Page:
Global Economy and Outlook
"Two years ago, the global economy was in a synchronized upswing. Measured by GDP, nearly 75 percent of the world was accelerating. Today, even more of the world economy is moving in synch but, unfortunately, this time growth is decelerating.
In 2019, we expect slower growth in nearly 90 percent of the world. The Global Economy is now in a synchronized slowdown."
Escalating trade tensions are taking a toll on the global economy and have spread into sensitive areas like technology and currencies. Many central banks have appropriately lowered interest rates, but there are limits with this strategy. What other options do policymakers have?
Geoff Cutmore, CNBC
Agustín Carstens, General Manager, Bank of International Settlements
Nadia Calviño, Minister of Economy and Business, Spain
Ray Dalio, Co-Chairman and Co-Chief Investment Officer, Bridgewater Associates
Kristalina Georgieva, Managing Director, IMF
Zhu Min, Chair, National Institute of Financial research, Tsinghua University
Policy mix. The panelists concurred that monetary policy space was close to reaching its limits and called for more active use of fiscal and structural policies. Georgieva emphasized that fiscal policy actions needed to be mindful of the available fiscal space and debt vulnerabilities. Dalio thought that in the current environment of low growth, low inflation, and low interest rates, policy coordination would be critical. Calviño supported stronger communication between fiscal and monetary policy makers. If carefully managed, Carstens did not consider such cooperation as a risk to central bank independence.
Monetary easing and financial risks. Carstens noted that while further monetary policy measures could provide some boost to short-term growth, they could lead to losses later on, as lower interest rates and search for yield by investors would inevitably lead to a rise in financial vulnerabilities.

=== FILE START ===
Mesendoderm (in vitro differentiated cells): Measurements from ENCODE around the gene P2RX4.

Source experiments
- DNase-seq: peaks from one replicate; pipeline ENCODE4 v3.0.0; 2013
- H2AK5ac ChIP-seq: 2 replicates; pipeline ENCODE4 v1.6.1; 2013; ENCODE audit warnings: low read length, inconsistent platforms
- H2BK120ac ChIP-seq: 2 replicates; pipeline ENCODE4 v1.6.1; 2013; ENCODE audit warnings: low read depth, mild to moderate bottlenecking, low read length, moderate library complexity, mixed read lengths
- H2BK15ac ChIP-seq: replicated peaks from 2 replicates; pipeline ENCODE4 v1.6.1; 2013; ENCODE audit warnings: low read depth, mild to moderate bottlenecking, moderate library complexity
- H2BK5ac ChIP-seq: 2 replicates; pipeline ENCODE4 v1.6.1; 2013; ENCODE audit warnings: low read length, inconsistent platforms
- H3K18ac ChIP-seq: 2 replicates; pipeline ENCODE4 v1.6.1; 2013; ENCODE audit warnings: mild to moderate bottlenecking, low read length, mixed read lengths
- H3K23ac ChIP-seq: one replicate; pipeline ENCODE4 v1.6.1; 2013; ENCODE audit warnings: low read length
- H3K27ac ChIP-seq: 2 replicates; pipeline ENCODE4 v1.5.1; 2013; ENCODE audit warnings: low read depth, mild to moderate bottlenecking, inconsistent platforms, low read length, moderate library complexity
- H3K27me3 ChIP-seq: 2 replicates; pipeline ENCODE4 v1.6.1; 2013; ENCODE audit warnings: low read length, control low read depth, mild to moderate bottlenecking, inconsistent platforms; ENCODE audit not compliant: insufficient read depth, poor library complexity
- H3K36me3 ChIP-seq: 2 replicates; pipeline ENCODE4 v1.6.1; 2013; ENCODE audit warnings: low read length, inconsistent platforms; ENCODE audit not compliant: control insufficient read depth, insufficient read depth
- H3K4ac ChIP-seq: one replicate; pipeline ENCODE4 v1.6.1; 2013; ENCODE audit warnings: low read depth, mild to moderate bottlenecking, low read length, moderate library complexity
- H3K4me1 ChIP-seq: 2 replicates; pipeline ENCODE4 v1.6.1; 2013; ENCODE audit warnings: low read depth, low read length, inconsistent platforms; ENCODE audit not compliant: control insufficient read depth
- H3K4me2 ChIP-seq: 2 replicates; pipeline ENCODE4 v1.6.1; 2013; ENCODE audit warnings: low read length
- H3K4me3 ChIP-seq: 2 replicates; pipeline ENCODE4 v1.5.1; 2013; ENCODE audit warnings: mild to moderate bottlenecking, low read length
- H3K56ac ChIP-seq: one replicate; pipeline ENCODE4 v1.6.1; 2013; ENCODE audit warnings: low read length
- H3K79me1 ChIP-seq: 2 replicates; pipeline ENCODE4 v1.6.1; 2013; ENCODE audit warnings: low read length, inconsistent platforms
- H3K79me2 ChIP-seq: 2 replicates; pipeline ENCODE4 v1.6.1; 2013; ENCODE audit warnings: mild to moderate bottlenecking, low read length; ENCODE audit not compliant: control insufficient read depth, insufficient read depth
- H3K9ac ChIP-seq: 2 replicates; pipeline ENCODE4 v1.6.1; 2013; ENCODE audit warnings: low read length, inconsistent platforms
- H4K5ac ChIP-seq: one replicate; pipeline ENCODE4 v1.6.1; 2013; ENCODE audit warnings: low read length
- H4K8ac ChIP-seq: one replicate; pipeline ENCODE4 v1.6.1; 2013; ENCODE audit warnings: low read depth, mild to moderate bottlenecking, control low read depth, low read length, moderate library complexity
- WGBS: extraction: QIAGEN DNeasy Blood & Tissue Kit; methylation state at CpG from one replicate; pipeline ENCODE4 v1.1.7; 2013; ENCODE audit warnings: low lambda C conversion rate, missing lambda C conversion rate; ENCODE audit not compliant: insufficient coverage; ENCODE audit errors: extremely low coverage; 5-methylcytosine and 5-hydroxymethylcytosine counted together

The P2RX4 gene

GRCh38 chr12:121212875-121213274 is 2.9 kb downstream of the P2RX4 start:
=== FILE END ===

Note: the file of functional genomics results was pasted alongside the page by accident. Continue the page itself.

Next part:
Structural reforms. Panelists viewed structural reforms, particularly those targeted at boosting productivity, as fundamental for increasing long-term growth in both emerging markets and advanced economies. Zhu noted that for China addressing structural issues was as important as resolving trade tensions. Georgieva emphasized that as more structural issues, including inequality or climate change, were becoming macrocritical, the Fund would increase its focus on assisting members addressing them.
During the great economic crises of the 20th century, there were periods of intellectual and political upheaval. Keynesian and rational expectations revolutions changed economic policy. The current environment of “extreme” uncertainty should lead to a fundamental questioning of the basic ideas underpinning economic policy. The failure to re-examine those ideas risks another financial crisis.
Guillermo Ortiz, Chairman of Per Jacobsson Foundation
Mervyn King, Former Governor, Bank of England
Context: The global recovery since the last financial crisis has been frustratingly slow and global debt to GDP is higher today than in 2007. Conventional economic thinking and too much reliance on economic models has led policymakers to misdiagnose and incorrectly plan for current challenges. The current environment is characterized by an unusual high level of political and economic uncertainty, making investors reluctant to invest. Investment is also unevenly distributed, with too much investment in some areas, and too little in others, such as infrastructure in many advanced countries.
Low growth trap. Conventional economic thinking attributes the current global secular stagnation to supply factors and is resistant to crediting this to demand factors. The aim of the traditional Keynesian model is to boost aggregate demand, either through temporary fiscal or monetary stimulus. To escape permanently from a low growth trap requires a reallocation of resources, supported by exchange rate polices and supply side reforms, and correcting unsustainable national saving rates.
Preparing for the next financial crisis. Regulators have pursued regulations that would have prevented some of the problems that occurred in the last crisis. As a result, regulatory systems have become overly complex. In addition, the cost and political economy of financial bailouts are too great. The focus needs to be on building a robust and resilient ex ante framework. Policymakers should consider an “insurance scheme,” where banks would pay a form of premium to central banks in normal periods, which in turn can lend in a crisis on terms already agreed.